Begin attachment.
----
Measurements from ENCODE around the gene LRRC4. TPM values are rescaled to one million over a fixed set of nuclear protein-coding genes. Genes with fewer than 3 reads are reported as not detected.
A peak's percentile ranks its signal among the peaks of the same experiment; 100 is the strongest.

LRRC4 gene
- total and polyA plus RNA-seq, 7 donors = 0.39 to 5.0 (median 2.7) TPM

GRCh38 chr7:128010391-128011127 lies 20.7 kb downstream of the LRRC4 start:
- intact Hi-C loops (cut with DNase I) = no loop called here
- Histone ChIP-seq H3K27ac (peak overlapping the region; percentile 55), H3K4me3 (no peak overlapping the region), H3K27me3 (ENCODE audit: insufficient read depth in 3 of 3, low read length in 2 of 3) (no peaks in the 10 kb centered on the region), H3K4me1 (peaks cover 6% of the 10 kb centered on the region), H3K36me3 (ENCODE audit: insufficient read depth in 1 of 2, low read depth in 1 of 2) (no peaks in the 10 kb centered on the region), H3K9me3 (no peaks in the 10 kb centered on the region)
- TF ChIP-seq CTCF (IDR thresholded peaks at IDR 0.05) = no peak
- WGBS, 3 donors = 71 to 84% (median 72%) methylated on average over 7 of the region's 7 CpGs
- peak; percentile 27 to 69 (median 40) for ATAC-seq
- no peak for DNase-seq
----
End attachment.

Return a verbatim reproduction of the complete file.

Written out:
Measurements from ENCODE around the gene LRRC4. TPM values are rescaled to one million over a fixed set of nuclear protein-coding genes. Genes with fewer than 3 reads are reported as not detected.
A peak's percentile ranks its signal among the peaks of the same experiment; 100 is the strongest.

LRRC4 gene
- total and polyA plus RNA-seq, 7 donors = 0.39 to 5.0 (median 2.7) TPM

GRCh38 chr7:128010391-128011127 lies 20.7 kb downstream of the LRRC4 start:
- intact Hi-C loops (cut with DNase I) = no loop called here
- Histone ChIP-seq H3K27ac (peak overlapping the region; percentile 55), H3K4me3 (no peak overlapping the region), H3K27me3 (ENCODE audit: insufficient read depth in 3 of 3, low read length in 2 of 3) (no peaks in the 10 kb centered on the region), H3K4me1 (peaks cover 6% of the 10 kb centered on the region), H3K36me3 (ENCODE audit: insufficient read depth in 1 of 2, low read depth in 1 of 2) (no peaks in the 10 kb centered on the region), H3K9me3 (no peaks in the 10 kb centered on the region)
- TF ChIP-seq CTCF (IDR thresholded peaks at IDR 0.05) = no peak
- WGBS, 3 donors = 71 to 84% (median 72%) methylated on average over 7 of the region's 7 CpGs
- peak; percentile 27 to 69 (median 40) for ATAC-seq
- no peak for DNase-seq